“Don’t forget to kill Philip”
Anticipating the release of Hot Fuzz has made me want to see the Simon Pegg/Edgar Wright career works. Having heard how great the UK series “Spaced” was, I bought an import from Britain and just recently finished it. The show was great, pop culture abounds, hilarity from start to finish, and much like “The Office,” they knew when to stop and not let the show take a fall with filler and repetition…cough…US “The Office”…cough. What better segway from those two seasons then to go right on to the crew’s first feature film, Shaun of the Dead. Now, I own a lot of movies on DVD, and as a result don’t get to watch them often, and in some instances have never seen them yet. However, I must have watched Shaun four or five times in the past three years. I find the humor great and the characters well fleshed out and just having a blast with each other. It never gets tiring for me.
Director Edgar Wright shows the ability to appropriate camera shots from other films, like he did with the numerous homage moments in “Spaced,” and also a deft handling of the medium, especially with the long one take of Shaun walking into the convenience store, (both times). The way he was able to recreate shots and moments from the beginning of the film, to later on is effective and funny. It’s good to see that he has kept a working relationship with writer/actor Simon Pegg because the two go together brilliantly. Pegg co-wrote and starred in “Spaced” with Jessica Stevenson, (included in Shaun with a small role). Pegg is naturally charismatic and has perfect comedic timing throughout—helped I’m sure by the fact he is usually playing against, best friend in real life, Nick Frost. The thing with Simon Pegg is that he isn’t your usual comedian trying to show range; the guy really can act. He plays the serious moments with the right amount of emotion and reality, and his expressions are always true to the moment. Sure the physical comedy is there, but his characters always work so well without the gimmicks, that when the slapstick comes, it actually works.
Wright and Pegg have definitely stamped themselves all over this film. Using their influences and love of the horror and comic genres, they have created a monster that stands all on its own. Equal parts spoof and real zombie scare-er, Shaun of the Dead is a genre masterpiece, breathing new life into a type of film which has been stale and redundant for the past decade or so, (besides the great 28 Days Later, which has a shot taken at it here). Besides the need for survival amongst the living dead, though, we also have Shaun’s quest to become a man and sort out his priorities, the most important being getting his girlfriend Liz back. The fusion of this common romantic comedy plot device and its polar opposite, with horror, works surprisingly well both in the script and the acting. Whereas most horror films just make you bide time as each character is taken out one by one, we are treated here with a group of friends that truly care for each other and meet fate together rather than alone. These people know the genre and never stupidly go into a situation to conveniently be killed.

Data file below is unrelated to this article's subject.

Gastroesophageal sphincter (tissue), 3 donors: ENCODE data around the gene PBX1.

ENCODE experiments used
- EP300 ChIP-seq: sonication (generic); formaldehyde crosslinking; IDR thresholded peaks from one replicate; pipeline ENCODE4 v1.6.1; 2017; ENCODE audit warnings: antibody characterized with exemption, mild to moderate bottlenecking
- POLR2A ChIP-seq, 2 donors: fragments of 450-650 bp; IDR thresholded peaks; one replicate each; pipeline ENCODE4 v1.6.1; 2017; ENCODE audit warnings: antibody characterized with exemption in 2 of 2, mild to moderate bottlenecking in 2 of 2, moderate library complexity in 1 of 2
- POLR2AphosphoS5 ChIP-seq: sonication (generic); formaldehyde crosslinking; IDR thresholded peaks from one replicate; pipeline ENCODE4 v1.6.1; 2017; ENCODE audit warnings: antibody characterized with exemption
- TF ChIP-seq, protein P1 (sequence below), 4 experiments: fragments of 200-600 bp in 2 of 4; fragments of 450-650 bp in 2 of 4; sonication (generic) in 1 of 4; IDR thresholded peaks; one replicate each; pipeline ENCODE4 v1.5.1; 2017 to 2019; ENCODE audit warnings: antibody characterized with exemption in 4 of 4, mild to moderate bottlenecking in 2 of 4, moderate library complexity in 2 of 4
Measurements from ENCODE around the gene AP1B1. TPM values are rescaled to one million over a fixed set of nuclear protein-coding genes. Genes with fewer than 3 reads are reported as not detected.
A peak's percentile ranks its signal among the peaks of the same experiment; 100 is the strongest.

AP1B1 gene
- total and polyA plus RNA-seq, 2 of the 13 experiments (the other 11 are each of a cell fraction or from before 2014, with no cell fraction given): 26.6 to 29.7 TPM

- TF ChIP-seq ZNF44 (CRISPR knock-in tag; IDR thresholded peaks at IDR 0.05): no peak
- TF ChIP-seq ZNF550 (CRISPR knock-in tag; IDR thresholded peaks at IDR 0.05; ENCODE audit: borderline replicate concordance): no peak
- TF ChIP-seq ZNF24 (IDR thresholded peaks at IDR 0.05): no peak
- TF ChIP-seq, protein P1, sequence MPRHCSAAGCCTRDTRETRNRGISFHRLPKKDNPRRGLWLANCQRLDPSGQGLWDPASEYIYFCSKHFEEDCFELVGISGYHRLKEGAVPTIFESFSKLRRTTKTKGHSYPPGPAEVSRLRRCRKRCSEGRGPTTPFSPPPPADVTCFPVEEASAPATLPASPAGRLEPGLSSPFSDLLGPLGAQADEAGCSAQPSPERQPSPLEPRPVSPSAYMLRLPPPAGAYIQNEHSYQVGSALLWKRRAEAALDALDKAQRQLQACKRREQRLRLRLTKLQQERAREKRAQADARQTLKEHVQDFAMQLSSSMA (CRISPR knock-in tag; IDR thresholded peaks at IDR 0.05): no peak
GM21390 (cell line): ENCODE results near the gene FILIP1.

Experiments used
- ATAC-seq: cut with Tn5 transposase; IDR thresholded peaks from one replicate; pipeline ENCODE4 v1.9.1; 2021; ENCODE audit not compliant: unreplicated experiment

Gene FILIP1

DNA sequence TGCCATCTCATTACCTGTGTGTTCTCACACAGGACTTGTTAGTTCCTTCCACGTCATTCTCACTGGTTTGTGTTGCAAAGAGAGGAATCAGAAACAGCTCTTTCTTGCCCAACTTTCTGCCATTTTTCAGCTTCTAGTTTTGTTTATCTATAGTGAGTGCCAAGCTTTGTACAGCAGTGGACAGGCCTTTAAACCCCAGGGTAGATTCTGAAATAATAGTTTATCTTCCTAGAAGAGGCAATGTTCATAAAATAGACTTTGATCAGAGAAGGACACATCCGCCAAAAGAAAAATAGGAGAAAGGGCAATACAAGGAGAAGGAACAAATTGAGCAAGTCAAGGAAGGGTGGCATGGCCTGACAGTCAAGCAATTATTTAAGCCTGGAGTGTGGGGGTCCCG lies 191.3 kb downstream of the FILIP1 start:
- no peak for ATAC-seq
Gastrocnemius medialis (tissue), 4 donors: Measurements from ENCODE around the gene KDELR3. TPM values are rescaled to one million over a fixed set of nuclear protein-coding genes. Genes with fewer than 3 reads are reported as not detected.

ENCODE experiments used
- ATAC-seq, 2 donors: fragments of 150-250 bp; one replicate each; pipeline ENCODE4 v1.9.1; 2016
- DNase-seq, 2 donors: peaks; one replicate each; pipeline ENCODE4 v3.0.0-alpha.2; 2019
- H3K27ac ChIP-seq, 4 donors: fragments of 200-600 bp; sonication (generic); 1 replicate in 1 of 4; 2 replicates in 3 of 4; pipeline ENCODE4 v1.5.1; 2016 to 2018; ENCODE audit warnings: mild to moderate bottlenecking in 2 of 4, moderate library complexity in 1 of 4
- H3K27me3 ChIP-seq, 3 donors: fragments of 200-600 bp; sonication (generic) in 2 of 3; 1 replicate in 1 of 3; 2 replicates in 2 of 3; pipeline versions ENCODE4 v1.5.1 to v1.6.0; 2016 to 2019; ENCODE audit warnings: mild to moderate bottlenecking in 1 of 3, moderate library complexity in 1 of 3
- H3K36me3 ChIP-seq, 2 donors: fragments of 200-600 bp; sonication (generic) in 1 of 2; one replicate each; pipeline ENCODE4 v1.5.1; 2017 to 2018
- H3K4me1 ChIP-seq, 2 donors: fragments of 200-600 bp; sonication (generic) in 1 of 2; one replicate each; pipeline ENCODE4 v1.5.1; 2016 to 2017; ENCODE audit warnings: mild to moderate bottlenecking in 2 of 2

The humor could never have been as successful as it was without some spectacular actors. Kate Ashfield, as Shaun’s girlfriend Liz really adds depth to the film, playing the straight character to the many goofballs running around. I’m not familiar with anything else she has done, but I would assume it is mostly serious stuff as she is one of the few here not playing for laughs. Penelope Wilton is perfect as Shaun’s mother and Peter Serafinowicz once again shows how he excels at playing pricks, (like his “Spaced” character). Also, like so many films of this ilk, we need to have the token serious actor to give it some credibility. Bill Nighy is that person here and he definitely adds professionalism while fitting in naturally with the crazy cast.
While this is Wright and Pegg’s film, they never could have done it without the help of Nick Frost. For being a regular guy and best bud to Pegg while he was starting out in the industry, Frost landed an integral role in “Spaced” on the behest of his friend. Pegg wrote into the series a character based on one of Frost’s personas that he would do to get laughs. Knowing no one could do the role better, he got Nick into the show despite him having no acting background whatsoever. It was a fantastic move, because he is a natural and in Shaun shows the maturity and growth he has undergone. The guy is a full-fledged actor now and steals every scene he is in, while never being just a copy of his TV role. Frost has range and one of the best deliveries for comedic gems. The few times when the film started to lull, Frost was always there to save the day. Having a familiar rapport with Pegg also helps us believe their relationship and understand the two and where they are coming from. I can’t wait to see what the Wright/Pegg/Frost trio can do to the buddy cop genre with this year’s Hot Fuzz. If the trailers have anything to say about it, it should be on par with “Spaced” and Shaun, if not exceed them both.
Shaun of the Dead 9/10 | ★ ★ ★ ½